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Industry Experts – Home Inspector – The Water Heater


A whole video on what home inspectors look at when inspecting water heaters? Absolutely! Not only is a working hot water heater an expected amenity in modern society, but there are also plenty of ways that one could cause problems. In this video, Eagle Home Inspector Karl Gresowski guides us through the ins and outs of the water heater, not only testing for heat, but also listening for sediments, tugging for earthquake security, measuring the proximity of the drain pan to the unit, and otherwise putting it through its paces.

TOM IOVENITTI: Back again with Karl from Eagle Home Inspections. We’re outside in the garage, now, where Karl’s going to tell us what to look for on some of the water heaters. Karl, tell us what’s going on.

KARL GRESOWSKI: Yes, well, what we’re going to do is we want to make sure the water heaters have two seismic straps, and that they’re nice and tight so that we don’t have any earthquake problems. Want to make sure it’s nice and secure. We also want to make sure that we have the proper gas line on there, that it’s not an aluminum, that it’s all updated, and then make sure we’re not leaking gas from anywhere. We also have the temperature/pressure valve up on top with the pipe that drains to the exterior. It’s very crucial that we have one of those so that if it does overheat, the water can get spilled off and taken out and relieve the pressure. As you notice, new code, we have a proper drain pan installed, with a drain line that drains down to the garage floor in case it rusts out and leaks.

IOVENITTI: So, when you’re looking at a water heater, I mean, is there ways for you to tell the age of a water heater, whether or not there’s a lot of sediment…

GRESOWSKI: Well, usually what happens is I’ll kick it on high when I get here, and I’ll start running the interior plumbing. What happens if there’s a lot of sediment, we’ll start to hear the popping inside. Usually, water heaters should be drained and flushed once a year to make sure we get the hard sediment out of it.

IOVENITTI: Well, that’s interesting. So, you actually drain it, you shut off the valves, drain it, and then fill it back up again, drain it.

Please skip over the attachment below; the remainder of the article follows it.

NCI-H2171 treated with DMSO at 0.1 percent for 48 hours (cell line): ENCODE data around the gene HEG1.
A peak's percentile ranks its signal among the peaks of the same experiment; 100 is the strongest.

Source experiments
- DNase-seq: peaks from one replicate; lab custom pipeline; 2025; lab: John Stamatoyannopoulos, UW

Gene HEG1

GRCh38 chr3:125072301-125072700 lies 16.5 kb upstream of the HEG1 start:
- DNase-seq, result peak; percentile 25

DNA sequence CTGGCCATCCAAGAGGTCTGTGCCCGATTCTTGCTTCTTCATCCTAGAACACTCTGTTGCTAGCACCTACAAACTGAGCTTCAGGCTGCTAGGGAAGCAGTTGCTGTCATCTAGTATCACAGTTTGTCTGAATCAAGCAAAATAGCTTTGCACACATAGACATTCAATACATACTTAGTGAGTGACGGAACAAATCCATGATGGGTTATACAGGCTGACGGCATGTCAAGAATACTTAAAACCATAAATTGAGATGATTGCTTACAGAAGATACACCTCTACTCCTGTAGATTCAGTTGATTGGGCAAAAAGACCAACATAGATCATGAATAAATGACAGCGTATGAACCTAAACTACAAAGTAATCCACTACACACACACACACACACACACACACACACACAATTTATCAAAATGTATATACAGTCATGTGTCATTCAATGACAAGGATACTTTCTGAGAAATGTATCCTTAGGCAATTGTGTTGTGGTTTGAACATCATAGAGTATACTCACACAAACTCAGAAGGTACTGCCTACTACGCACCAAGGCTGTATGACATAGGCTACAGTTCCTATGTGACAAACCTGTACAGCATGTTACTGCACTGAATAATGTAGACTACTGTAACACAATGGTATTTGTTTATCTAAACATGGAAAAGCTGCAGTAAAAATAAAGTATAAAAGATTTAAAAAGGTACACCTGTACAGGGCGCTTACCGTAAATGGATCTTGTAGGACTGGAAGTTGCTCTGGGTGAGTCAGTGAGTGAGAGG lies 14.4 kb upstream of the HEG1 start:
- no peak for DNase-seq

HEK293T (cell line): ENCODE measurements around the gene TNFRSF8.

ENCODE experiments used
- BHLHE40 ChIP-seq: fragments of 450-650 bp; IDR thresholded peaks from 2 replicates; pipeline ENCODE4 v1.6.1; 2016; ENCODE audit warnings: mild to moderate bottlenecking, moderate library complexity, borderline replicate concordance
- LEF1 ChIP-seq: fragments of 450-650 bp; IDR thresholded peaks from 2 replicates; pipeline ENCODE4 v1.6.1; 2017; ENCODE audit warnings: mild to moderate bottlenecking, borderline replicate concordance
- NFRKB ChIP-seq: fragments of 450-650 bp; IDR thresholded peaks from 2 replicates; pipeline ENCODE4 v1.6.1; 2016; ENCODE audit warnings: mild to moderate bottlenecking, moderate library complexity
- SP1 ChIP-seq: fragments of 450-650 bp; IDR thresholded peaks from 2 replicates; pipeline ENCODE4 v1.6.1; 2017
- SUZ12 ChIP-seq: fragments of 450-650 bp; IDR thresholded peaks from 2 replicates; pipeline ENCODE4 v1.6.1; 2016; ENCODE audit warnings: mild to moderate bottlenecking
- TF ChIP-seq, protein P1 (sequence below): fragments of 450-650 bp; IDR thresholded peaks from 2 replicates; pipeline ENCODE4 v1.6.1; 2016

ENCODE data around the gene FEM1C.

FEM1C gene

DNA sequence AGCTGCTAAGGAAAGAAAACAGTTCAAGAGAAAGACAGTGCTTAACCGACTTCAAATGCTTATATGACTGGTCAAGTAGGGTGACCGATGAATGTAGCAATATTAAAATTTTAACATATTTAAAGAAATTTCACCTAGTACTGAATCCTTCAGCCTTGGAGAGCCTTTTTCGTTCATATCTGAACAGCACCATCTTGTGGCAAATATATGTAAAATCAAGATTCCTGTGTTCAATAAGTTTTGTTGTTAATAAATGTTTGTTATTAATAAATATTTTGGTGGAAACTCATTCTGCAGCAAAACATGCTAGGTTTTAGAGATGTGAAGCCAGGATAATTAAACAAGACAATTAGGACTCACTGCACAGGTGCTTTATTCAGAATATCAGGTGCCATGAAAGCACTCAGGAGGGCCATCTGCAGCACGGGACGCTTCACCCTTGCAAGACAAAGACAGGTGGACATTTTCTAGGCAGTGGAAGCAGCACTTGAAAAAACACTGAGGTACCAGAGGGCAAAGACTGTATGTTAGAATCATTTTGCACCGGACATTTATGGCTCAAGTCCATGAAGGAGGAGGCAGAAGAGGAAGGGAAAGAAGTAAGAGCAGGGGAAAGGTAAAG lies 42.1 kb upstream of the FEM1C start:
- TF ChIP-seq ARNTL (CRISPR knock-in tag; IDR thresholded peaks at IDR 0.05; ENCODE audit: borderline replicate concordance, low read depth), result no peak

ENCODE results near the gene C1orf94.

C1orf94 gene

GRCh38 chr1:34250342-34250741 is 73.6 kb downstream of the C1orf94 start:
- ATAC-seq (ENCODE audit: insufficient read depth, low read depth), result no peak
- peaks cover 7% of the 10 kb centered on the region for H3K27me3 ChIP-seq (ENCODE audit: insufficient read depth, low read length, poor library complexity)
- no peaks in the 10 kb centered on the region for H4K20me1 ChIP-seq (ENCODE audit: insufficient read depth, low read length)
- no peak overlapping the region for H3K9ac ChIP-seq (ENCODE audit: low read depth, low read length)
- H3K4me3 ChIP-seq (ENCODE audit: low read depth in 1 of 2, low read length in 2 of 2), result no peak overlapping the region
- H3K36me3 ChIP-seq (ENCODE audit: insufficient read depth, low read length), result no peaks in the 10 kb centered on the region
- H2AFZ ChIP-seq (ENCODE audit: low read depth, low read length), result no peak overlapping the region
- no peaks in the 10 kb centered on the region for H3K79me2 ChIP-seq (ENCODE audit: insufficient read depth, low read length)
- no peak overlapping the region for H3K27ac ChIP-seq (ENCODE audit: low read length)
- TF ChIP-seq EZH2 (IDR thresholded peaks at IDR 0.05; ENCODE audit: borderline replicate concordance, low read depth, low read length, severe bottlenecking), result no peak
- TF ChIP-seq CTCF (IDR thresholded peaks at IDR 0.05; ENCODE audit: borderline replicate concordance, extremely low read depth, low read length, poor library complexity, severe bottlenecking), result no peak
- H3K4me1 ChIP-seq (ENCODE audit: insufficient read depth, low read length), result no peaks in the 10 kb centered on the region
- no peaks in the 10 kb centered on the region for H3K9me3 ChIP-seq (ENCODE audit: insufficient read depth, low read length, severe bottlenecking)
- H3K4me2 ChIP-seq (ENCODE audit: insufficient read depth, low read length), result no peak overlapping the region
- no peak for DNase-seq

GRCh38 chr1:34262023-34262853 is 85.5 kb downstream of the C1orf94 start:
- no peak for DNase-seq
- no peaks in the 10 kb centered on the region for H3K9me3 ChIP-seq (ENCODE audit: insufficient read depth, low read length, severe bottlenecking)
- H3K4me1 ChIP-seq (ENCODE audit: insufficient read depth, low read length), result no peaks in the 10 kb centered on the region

GRESOWSKI: Yes, what happens is we’ll turn off the main valve on top. We will open the temperature pressure valve on top that has that little metal bar up there, you open it up to allow the air to siphon as we hook up the hose and drain it. So once it’s completely drained, we will turn on the water and let it run for about 45 minutes where the water’s coming down, hitting the bottom, and trying to push the sediment out. Once that happens for about 45 minutes, we can go ahead and seal it back up and restart it.

IOVENITTI: So when your inspection, is that something that you could check?

GRESOWSKI: We can’t check for sediment. I do listen for the pop.


GRESOWSKI: And if I start to hear, or I don’t see a handyman or contractor’s listed the last time it was flushed, we will recommend it to be flushed or serviced.

IOVENITTI: Now, is there a code for the attachment of that water heater to the home itself?

GRESOWSKI: No, there’s not. We do have the model and serial number. The builders usually do not label that inside there for each house.

IOVENITTI: And how about the strapping?

GRESOWSKI: The strapping is bought from Home Depot or the local plumbing shop, which is tied in and lag bolted into studs. And that’s very important. A lot of guys will use wood screws. Wood screws are not proper. We actually have to lag bolt the bolt into a stud to make sure it’s tight so if the water tank moves, it’s not going to be pulled out of the wall.